This article reports on a series of language activities which were implemented to improve first-year students' writing skills in a South African university. These activities focus on writing skills in literature courses, with specific emphasis on organising and supporting an argument. They were specifically designed on the basis of observations in tutorial lectures and test responses, as well as the principles of constructivism and OBE (outcomes-based education). This article will discuss the design of these activities as well as students' written responses. Based on this explorative analysis, the article aims to suggest areas for future research.
Author Muchativugwa Liberty HoveSource: Journal for Language Teaching = Ijenali Yekufundzisa Lulwimi = Tydskrif vir Taalonderrig 43, pp 51 –66 (2009)More Less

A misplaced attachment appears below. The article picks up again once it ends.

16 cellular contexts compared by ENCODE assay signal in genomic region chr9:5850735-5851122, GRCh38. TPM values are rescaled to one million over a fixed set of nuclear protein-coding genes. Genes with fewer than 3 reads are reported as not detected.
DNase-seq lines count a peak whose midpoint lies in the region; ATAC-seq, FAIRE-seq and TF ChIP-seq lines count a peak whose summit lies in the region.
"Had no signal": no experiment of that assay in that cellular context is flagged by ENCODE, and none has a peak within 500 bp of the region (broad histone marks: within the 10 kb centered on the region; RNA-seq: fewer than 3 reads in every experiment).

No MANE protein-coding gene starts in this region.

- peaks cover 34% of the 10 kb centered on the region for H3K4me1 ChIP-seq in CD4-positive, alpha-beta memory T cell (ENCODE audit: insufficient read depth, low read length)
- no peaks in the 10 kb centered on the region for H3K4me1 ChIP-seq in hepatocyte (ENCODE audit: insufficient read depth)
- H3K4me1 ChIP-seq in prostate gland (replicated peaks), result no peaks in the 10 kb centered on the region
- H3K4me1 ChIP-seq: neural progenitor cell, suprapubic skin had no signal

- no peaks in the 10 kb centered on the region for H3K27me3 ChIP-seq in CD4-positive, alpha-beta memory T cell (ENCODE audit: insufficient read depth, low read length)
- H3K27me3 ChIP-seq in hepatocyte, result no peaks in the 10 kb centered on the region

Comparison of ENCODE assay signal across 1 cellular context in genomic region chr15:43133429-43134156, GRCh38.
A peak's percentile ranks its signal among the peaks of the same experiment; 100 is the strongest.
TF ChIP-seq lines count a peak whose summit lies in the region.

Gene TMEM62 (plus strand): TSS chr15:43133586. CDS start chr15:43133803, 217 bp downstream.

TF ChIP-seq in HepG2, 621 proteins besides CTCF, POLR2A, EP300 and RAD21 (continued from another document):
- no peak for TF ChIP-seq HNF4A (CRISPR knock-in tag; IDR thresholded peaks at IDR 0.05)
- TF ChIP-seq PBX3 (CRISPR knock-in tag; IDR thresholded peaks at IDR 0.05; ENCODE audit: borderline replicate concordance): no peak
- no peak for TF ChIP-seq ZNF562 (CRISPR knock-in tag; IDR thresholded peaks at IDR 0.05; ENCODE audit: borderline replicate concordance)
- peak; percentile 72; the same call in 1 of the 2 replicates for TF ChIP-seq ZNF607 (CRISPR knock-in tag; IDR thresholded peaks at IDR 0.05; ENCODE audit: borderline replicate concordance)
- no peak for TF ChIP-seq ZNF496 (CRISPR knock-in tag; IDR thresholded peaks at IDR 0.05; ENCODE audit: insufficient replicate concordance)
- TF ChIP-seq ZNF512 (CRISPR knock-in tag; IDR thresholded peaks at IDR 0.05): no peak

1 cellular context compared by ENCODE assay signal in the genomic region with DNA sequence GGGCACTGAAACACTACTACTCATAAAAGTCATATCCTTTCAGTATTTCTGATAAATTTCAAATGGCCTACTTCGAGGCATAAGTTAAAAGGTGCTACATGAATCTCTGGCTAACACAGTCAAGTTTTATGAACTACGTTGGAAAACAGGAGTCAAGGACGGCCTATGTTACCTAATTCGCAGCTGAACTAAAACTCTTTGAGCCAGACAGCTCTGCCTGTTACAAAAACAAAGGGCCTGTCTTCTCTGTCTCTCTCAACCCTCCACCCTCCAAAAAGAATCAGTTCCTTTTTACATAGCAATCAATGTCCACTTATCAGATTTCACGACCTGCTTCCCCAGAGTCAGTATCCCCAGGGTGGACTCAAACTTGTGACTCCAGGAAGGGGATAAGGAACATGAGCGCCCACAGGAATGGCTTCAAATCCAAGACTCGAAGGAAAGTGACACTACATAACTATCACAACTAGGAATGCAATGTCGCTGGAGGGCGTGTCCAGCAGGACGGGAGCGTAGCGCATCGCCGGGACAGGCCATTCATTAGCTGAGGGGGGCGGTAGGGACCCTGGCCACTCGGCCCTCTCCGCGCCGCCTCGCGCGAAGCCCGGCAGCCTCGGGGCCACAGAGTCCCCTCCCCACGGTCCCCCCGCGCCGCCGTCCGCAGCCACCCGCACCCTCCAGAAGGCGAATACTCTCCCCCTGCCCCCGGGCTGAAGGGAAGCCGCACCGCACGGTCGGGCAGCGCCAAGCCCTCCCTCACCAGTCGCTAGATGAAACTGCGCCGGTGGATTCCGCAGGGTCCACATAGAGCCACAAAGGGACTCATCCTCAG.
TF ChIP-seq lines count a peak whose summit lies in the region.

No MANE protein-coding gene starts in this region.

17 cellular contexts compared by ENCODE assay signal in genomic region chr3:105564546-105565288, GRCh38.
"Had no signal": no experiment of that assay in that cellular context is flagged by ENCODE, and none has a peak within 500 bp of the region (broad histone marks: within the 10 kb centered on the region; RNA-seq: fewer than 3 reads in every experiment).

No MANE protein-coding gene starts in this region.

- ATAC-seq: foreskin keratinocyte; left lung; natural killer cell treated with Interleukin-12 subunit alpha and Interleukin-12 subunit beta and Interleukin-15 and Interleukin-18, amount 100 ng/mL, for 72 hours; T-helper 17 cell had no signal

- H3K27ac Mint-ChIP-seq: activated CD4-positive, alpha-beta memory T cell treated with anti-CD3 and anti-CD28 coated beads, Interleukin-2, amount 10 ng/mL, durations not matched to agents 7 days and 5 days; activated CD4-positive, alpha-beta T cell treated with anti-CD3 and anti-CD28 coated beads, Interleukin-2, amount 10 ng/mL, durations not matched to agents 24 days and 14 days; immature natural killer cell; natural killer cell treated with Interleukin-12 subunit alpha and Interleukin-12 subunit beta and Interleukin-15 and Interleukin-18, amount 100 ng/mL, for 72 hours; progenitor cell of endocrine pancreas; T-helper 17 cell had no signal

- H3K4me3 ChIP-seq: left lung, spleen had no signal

This paper locates autobiography and memoir within the broad definition and study of identity formation and narrating the nation. The validation of autobiography and memoir is to inscribe identity and project voice, through recourse to selective memory, so that the (re)positioning of the self emerges not only as interrogating the period of becoming but also revealing the fragility and elusiveness of that identity. In examining Peter Godwin's two memoirs - Mukiwa and When a crocodile eats the sun - this study insists on the elusiveness of mediated identity relative to the privileges, authority and systems of power articulated by the nation state. In narrating a genealogical self and inscribing its position relative to social, power and political spaces, autobiography and memoir insist on transitory rather than permanent identities that cumulatively shape the narrative identity. This narrative and mediated identity is crucial in its very ambivalent location relative to the nation and those that wield and regulate authority in the same nation space. What emerges is a conflicting version to the grand and authorised narratives of the nation. Mukiwa, for instance, interrogates white Rhodesia - the colonial and colonised space - its legislature and war against the black liberation movements. In this period, power and privilege reside in whiteness because of colonial appropriation. At the end of this autobiography, independence emerges to erase and sanitise the colonial disease; dissenting voices take to reconciliation and prosperity and enterprise are celebrated. In the sequel, When a crocodile eats the sun, the inexorable struggle for independence has shifted power and privilege to black majority. Peter Godwin inserts himself into the political furore of land acquisition in Zimbabwe and adopts a voice and identity whose difference with those in Mukiwa is phenomenal. This paper therefore seeks to examine the (in)consistencies of imagining self and the appropriation of identities in autobiography and memoir. It re-conceptualises the critical dimension of the selectivity of memory in scripting self and seeks to interrogate the multivalent identities that emerge. The dictum that history is scripted from the position of those in power and authority is explored to establish the dynamics of domination and subordination: the spatial, moral, social and political location of the dissident narrator relative to the constituent events of the narrative is crucial to an understanding of the veracity and historicity of autobiography.